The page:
Koivu establishes himself as Wild leader with recent play

  • Article by: MICHAEL RUSSO , Star Tribune
  • Updated: November 22, 2013 - 7:14 AM

The captain has some new swagger that has helped his team go 8-1-1 since Nov. 1.

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Minnesota Wild center Mikko Koivu (9), of Finland, moves the puck around Tampa Bay Lightning defenseman Victor Hedman (77), of Sweden, during the second period of an NHL hockey game Thursday, Oct. 17, 2013, in Tampa, Fla.

Photo: Chris O'meara, Associated Press - Ap

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Before and after Wednesday’s game against Ottawa, Wild coach Mike Yeo uttered the word “leadership” a dozen times in his pre- and postgame press scrums. He raves about the Wild’s leadership often — understandable when he’s got one current captain, two former captains and a defenseman who plays half the game.

But Yeo all but promised heading into this particular game that Mikko Koivu, Zach Parise, Jason Pominville and Ryan Suter would not only help the Wild brush Tuesday’s awful effort in Montreal aside, they would lead the Wild on the ice during a telling response.

By game’s end, the Wild won 4-3 in large part because of Koivu’s late winning goal and two assists, Parise’s two assists, Pominville’s power-play goal and Suter’s customary unfaltering 31-minute endeavor.

“It’s easy for me as a coach to be real confident when we have the type of leaders we do,” Yeo said.

Exhibit A recently is Koivu.

On Oct. 30, the Wild captain arrived at practice to discover that for the first time since the Wild signed Parise, he would not start as Parise’s center during a Nov. 1 game against Montreal.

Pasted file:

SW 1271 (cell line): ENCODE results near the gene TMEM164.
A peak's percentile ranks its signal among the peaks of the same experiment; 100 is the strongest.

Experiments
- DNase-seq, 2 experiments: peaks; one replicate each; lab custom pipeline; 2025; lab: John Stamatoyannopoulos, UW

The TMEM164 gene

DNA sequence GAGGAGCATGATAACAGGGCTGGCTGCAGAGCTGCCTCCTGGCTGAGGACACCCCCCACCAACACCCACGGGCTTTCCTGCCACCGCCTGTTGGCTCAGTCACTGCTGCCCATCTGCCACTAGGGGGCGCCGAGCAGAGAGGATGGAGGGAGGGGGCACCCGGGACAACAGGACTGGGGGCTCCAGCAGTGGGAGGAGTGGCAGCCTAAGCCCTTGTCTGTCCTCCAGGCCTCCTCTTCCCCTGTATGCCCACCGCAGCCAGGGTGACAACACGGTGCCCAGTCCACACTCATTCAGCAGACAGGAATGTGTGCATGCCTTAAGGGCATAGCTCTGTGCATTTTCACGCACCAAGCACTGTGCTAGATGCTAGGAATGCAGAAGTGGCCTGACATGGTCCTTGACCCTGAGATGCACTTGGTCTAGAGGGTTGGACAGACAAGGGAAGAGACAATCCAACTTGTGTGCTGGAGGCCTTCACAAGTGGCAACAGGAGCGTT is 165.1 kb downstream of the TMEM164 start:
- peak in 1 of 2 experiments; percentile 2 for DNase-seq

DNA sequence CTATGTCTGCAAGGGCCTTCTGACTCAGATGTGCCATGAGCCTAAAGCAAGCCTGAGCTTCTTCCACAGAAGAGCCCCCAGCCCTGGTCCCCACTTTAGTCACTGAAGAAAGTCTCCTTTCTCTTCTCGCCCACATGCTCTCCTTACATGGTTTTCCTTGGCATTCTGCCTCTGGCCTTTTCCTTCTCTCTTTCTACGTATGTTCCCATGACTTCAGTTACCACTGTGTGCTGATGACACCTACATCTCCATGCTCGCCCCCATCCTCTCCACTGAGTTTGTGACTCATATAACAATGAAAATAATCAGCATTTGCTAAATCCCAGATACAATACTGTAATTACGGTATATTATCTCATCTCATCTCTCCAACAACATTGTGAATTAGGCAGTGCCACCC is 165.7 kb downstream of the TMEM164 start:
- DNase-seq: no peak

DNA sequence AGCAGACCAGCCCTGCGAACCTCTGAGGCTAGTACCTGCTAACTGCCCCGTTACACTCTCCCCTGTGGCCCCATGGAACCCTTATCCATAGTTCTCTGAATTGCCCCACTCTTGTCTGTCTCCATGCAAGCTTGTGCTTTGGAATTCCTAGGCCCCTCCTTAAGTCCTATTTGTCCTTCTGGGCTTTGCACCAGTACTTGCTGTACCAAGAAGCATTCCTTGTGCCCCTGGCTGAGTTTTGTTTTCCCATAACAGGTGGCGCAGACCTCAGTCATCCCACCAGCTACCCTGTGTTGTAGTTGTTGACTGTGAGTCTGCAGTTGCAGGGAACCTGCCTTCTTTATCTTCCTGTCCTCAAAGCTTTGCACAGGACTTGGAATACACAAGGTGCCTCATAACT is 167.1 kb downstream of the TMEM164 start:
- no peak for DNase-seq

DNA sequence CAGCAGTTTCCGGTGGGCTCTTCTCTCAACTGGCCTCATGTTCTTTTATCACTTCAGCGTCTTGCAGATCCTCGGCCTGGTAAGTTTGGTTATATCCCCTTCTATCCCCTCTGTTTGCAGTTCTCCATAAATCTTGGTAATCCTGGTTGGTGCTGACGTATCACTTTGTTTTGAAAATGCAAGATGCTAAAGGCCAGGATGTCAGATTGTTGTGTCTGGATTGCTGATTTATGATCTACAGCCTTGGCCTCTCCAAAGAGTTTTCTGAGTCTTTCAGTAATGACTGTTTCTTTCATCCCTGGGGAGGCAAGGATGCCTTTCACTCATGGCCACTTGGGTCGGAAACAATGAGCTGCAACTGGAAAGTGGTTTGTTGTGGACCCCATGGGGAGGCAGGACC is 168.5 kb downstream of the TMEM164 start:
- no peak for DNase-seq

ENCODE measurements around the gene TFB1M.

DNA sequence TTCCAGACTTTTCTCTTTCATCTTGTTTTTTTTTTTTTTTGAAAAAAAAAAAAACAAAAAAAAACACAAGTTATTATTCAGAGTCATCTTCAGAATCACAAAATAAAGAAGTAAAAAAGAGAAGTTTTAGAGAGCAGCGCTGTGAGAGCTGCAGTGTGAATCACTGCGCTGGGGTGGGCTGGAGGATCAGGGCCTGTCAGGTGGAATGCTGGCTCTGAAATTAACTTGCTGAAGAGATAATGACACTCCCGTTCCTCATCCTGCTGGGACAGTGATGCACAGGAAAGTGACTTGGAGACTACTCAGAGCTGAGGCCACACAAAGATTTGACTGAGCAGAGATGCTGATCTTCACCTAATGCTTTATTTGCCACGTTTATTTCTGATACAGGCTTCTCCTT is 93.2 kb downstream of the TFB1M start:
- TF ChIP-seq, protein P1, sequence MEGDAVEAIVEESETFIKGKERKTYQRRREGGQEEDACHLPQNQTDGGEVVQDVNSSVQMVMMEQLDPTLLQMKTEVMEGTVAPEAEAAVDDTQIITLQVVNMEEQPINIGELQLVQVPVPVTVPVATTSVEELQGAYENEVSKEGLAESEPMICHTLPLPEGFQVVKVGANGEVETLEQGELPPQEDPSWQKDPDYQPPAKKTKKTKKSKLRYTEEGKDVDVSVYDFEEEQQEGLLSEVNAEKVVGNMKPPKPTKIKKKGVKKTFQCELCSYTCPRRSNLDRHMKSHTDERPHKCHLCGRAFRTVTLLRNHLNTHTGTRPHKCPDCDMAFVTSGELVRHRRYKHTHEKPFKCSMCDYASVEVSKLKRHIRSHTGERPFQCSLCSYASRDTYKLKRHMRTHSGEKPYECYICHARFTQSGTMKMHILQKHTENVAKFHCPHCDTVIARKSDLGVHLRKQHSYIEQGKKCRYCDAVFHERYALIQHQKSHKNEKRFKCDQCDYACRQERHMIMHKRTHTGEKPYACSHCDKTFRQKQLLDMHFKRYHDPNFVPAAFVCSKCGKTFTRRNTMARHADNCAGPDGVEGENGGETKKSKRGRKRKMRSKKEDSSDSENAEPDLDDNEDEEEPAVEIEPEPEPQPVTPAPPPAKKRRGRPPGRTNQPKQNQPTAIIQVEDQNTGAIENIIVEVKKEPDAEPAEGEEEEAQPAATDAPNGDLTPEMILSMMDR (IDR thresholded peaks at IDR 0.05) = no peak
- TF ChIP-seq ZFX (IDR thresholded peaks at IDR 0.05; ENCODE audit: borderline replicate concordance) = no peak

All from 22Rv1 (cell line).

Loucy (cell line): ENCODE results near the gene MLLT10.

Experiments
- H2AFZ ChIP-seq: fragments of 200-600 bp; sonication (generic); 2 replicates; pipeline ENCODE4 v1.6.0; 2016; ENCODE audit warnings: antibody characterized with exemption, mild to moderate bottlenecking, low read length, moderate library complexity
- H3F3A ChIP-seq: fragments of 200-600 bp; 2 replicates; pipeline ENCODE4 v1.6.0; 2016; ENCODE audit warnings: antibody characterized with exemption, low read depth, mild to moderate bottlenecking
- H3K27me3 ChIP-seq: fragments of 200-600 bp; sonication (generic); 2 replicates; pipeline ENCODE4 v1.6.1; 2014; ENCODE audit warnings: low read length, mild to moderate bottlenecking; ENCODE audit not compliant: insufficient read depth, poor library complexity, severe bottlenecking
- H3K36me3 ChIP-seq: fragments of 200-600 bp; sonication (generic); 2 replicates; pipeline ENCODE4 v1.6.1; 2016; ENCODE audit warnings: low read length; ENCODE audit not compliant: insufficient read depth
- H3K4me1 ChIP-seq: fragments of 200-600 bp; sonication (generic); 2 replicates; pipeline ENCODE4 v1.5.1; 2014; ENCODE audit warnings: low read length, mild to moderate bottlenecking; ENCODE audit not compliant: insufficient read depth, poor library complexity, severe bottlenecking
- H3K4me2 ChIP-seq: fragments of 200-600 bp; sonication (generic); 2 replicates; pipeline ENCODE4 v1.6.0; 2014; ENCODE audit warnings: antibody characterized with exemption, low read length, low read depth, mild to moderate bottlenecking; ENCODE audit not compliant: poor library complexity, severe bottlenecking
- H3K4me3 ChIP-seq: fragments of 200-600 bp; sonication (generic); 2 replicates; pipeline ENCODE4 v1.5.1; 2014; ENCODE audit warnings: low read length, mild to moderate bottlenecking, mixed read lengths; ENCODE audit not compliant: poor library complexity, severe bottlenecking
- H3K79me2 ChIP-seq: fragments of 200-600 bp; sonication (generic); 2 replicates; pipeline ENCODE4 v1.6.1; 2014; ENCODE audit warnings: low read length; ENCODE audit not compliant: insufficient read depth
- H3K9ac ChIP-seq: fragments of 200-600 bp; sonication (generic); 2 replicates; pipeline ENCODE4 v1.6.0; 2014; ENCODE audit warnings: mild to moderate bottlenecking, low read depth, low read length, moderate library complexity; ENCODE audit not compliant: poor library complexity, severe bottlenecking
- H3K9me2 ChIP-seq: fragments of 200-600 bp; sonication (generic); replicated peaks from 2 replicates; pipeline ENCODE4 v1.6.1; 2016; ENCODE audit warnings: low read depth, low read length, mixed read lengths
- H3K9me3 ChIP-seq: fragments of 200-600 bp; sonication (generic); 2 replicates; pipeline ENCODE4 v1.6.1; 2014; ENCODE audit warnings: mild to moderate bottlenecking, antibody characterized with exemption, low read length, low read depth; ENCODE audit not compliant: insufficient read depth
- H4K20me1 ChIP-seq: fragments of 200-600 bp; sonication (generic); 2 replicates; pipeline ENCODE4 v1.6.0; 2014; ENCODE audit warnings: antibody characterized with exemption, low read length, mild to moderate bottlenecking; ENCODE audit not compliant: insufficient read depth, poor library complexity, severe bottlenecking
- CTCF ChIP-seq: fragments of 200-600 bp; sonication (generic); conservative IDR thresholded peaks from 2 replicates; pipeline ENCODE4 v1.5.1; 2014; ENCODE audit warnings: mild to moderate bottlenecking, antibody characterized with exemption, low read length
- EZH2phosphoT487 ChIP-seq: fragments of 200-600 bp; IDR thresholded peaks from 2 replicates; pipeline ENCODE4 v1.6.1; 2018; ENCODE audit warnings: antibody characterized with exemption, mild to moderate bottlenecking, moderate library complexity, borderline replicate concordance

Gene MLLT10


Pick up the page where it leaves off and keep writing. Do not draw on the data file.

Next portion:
Instead of huffing and puffing, at least outwardly, Koivu agreed it was time to try splitting the two because they each had four even-strength points in the first 13 games. He also admitted his production — one goal, seven assists, 30 shots — wasn’t up to snuff, saying, “it’s my job to produce ­offensively.”

Now, naturally, it didn’t take Yeo long against Montreal to reunite Koivu and Parise, and the two have been a tag team in every subsequent game. But whether it’s a coincidence or the brief split from Parise got ­Koivu’s attention, Koivu’s game has been on an upward climb ever since.

Since Nov. 1, the Wild is 8-1-1. In the past eight games, Koivu has scored four goals and 12 points, including winning goals during the Wild’s past two victories with 3:12 left against Winnipeg and 2:57 left at Ottawa.

“He’s making more plays,” Parise said, “but it just feels like when he’s got the puck, he’s got more confidence with it. Now that he has got a couple goals, he’s shooting more now, which is always a good thing. But you can just tell he’s playing with a little bit of swagger now, and that’s good for our line.”

Koivu, who has 418 career points (20 from becoming the Wild’s all-time leading scorer), says he hasn’t changed his game but agrees that when the puck starts to go in and the points start to accumulate, confidence inherently follows and you just feel “like you have an extra second” to make a play.

The first sign of that “swagger” came in the first game of Koivu’s recent hot streak. It was Nov. 5 in a blowout win over Calgary. He scored a game-tying goal, then assisted on two others, including a highlight-reel tick-tack-toe tally by Parise. The former Devils captain labeled Koivu’s setup a “world-class pass.”

Nov. 15 against Florida, Koivu assisted on two goals and redeemed himself for a turnover that led to the Panthers’ tying goal with a vintage Koivu power move out of the corner to set up linemate Charlie Coyle’s winner.

Against Ottawa, Koivu was solid right from the opening faceoff and actually had an earlier goal disallowed for kicking the puck. That would have been the first power-play goal since March 27, 2012, for the Wild’s all-time leading power-play scorer (153 points).

His winner came off a tenacious drive to between the circles after carrying the puck into the zone. A month ago, Koivu may have passed. Instead, he snapped the puck to the back of the twine to quiet Ottawa’s lively crowd.

Yeo loves that Koivu’s game has gone to “another level” since saying he needed to contribute more. “That’s leadership. That’s what it is. When your captain is saying, ‘I’ve got better and I’ll do better,’ it’s one thing to say it, it’s another thing to go out and do it.”

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